Outrage Beyond
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Outrage Beyond
Beyond Outrage
Beyond Outrage US Poster.jpg
US Theatrical release poster
Directed by Takeshi Kitano
Produced by Masayuki Mori
Takio Yoshida
Written by Takeshi Kitano
Starring Beat Takeshi
Toshiyuki Nishida
Tomokazu Miura
Music by Keiichi Suzuki
Cinematography Katsumi Yanagishima
Edited by Takeshi Kitano
Yoshinori Ota
Distributed by Japan:
Warner Bros. Pictures
United States:
Magnet Releasing
Release date
  • September 2, 2012 (2012-09-02) (Venice Film Festival)
  • October 6, 2012 (2012-10-06) (Japan)
Running time
112 minutes
Country Japan
Language Japanese
Box office US$16,211,978[1]

Beyond Outrage ( ?, Autoreiji Biyondo) is a 2012 Japanese yakuza film directed by Takeshi Kitano, starring Kitano (a.k.a. "Beat Takeshi"), Toshiyuki Nishida, and Tomokazu Miura. It is a sequel to Kitano's 2010 film Outrage and is followed by the 2017 film Outrage Coda.

Plot summary

The film begins with two anti-corruption detectives observing the discovery of dead bodies in a car being recovered from the bottom of a harbor. The detectives suspect that the drowned bodies are related to the recent gang war and power struggle at the huge Sanno-kai crime syndicate, which covers a large portion of eastern Japan. The new Grand Yakuza leader of Sanno-kai, Kato (Tomokazu Miura), must now reform his standing with the powerful rival Hanabishi-kai of western Japan. Otomo (Beat Takeshi), a former Yakuza, is serving time in a maximum security prison after falling out of favor with Sekiuchi, the former Grand Yakuza before Kato murdered him and took control.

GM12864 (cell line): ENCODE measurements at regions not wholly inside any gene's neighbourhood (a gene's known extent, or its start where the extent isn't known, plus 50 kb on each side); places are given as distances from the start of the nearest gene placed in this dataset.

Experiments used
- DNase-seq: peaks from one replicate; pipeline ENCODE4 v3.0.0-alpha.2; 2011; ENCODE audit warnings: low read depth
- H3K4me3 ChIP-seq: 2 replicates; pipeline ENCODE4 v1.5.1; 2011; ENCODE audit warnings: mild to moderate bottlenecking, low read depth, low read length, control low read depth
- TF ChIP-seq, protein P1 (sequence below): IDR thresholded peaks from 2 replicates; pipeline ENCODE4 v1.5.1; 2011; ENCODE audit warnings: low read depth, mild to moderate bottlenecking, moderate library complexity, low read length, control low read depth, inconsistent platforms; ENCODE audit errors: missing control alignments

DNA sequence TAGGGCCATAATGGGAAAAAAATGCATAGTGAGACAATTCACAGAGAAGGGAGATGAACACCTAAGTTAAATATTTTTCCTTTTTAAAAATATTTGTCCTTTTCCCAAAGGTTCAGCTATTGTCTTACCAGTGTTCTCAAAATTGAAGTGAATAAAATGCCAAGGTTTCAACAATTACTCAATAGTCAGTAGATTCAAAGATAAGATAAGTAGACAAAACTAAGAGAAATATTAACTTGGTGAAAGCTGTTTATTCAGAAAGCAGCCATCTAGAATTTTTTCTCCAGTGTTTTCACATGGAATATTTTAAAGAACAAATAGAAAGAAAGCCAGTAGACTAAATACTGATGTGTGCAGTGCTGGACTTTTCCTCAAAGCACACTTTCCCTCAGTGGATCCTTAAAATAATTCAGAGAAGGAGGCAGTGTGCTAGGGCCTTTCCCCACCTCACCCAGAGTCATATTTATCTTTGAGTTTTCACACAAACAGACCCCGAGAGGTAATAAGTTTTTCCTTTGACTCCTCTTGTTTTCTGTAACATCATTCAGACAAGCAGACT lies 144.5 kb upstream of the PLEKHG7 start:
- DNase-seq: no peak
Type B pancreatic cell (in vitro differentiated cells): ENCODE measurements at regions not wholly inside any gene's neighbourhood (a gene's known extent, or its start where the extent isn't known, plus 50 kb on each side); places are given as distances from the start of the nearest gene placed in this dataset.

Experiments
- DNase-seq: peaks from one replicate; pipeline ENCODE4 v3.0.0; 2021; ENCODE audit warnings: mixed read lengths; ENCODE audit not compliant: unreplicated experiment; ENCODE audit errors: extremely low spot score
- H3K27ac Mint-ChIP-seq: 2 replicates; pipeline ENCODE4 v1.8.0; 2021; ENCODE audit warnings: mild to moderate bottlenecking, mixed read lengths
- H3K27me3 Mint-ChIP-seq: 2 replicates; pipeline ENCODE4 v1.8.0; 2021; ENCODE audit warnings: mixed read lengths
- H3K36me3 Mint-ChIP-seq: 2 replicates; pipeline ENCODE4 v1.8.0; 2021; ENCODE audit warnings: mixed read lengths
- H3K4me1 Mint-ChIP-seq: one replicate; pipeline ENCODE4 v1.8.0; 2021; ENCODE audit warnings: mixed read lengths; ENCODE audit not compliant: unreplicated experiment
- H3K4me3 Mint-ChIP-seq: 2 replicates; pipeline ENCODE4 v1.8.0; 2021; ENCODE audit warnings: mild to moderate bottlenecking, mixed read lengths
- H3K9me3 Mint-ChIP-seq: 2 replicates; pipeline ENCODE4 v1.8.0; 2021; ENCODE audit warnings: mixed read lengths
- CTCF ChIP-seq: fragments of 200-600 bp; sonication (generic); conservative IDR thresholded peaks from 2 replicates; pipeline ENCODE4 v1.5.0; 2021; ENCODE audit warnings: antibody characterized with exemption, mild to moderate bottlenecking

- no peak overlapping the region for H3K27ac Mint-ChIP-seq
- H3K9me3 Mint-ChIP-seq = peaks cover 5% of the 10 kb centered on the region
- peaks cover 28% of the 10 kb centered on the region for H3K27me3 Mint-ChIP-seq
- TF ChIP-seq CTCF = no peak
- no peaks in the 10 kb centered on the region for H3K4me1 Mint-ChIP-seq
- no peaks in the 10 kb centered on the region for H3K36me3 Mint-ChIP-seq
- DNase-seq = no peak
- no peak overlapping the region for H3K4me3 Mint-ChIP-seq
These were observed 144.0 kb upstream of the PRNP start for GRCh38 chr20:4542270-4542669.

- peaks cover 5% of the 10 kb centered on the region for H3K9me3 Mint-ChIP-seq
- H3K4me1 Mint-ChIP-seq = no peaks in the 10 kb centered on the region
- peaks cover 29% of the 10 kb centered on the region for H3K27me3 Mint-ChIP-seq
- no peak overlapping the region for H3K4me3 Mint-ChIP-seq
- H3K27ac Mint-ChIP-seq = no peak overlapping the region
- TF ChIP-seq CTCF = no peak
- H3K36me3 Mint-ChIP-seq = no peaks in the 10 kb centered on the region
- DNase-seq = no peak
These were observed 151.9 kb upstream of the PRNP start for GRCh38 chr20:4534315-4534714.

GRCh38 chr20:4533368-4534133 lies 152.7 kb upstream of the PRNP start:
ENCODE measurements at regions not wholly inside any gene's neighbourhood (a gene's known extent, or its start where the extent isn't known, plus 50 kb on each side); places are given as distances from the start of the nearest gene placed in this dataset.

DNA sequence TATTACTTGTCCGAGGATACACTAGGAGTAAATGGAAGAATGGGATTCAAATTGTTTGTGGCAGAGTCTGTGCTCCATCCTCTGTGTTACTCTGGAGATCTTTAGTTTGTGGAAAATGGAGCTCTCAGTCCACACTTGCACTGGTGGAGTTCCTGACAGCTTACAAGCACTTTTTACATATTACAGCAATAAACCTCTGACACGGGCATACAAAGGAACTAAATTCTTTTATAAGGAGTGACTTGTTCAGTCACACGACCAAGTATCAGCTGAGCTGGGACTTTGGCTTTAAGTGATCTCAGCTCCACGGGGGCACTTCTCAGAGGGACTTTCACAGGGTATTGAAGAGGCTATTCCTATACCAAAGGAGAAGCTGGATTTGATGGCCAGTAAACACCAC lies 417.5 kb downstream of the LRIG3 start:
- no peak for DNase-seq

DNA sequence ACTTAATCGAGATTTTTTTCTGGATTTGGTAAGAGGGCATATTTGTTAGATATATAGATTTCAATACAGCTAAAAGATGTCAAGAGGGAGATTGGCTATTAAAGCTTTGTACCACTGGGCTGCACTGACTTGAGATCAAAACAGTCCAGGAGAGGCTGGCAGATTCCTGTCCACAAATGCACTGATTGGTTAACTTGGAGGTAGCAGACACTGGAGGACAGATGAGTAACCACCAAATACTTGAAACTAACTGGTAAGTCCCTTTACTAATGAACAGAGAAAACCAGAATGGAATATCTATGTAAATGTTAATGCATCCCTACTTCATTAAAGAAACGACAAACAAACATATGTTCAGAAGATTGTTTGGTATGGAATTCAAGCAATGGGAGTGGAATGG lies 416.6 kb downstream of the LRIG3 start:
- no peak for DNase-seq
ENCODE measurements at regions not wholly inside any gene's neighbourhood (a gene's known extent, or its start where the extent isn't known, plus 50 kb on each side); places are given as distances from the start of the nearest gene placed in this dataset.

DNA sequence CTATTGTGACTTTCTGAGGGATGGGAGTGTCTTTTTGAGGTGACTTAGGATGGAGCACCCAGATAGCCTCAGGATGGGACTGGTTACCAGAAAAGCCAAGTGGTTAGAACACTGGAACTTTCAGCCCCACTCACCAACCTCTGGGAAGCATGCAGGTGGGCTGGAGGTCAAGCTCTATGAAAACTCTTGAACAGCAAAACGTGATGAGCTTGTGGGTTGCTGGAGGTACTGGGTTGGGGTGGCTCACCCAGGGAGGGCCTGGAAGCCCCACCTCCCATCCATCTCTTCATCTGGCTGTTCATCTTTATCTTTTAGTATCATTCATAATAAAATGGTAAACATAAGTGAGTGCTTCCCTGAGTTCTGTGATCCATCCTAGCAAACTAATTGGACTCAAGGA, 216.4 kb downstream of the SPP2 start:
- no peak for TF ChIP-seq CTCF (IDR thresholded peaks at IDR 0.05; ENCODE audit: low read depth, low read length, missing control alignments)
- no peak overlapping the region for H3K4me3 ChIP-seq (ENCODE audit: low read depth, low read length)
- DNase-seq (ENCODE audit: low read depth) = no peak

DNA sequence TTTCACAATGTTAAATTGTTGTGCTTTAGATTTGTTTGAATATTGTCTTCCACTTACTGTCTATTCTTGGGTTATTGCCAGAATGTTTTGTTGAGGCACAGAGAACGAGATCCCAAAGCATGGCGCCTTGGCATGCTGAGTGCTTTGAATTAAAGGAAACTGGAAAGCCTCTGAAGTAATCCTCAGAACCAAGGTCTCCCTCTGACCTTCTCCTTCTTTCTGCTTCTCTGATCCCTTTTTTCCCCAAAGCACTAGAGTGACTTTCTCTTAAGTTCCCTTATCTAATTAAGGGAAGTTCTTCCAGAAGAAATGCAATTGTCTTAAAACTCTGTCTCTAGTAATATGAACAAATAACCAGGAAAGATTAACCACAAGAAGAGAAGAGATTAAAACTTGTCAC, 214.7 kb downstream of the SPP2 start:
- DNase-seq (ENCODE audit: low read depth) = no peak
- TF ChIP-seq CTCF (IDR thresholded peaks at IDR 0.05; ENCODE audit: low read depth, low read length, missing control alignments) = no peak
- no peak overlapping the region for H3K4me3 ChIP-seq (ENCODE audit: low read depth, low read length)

When it is finally ascertained by detectives that one of the dead bodies recovered from the harbor in the opening scene was actually the body of a high government official, the departmental Chief of Police strongly suspects that Kato has become too strong and influential, believing he is so protected by his corrupt political ties that he can completely avoid police interference, even after ordering the execution of a government official. The Chief appoints Special Detective Kataoka - who has previously infiltrated the Sanno-kai syndicate by posing as a corrupt cop - to see if he can ignite further dissent between the already aggressive Sanno-kai Yakuza leaders. Kataoka decides to shorten Otomo's prison sentence and have him released, theorizing that his returning presence might stir-up bad memories of old bitter clan rivalries which prevailed before Otomo was imprisoned. This would potentially cause old cracks to resurface in this new and growing version of the old Sanno-kai.

When Kataoka uses his influence to shorten Otomo's imprisonment, Kato allows his lieutenants to order his assassination. Otomo, with careful calculation and help from the rival Hanabishi-kai, initiates a ruthless and bloody rampage through the ranks of the Sanno-kai in order to exact his version of justice for having been previously betrayed and forced to serve his prison sentence. His careful calculation pays off as his ruthless campaign to dismantle the new Sanno-kai leadership, including Kato, is efficiently carried out. The decimated Sanno-kai ends up being absorbed into the Hanabishi-kai under their Grand Yakuza leader, who has virtually unified the entire underground of all of Japan into a massive, single and centralized organization.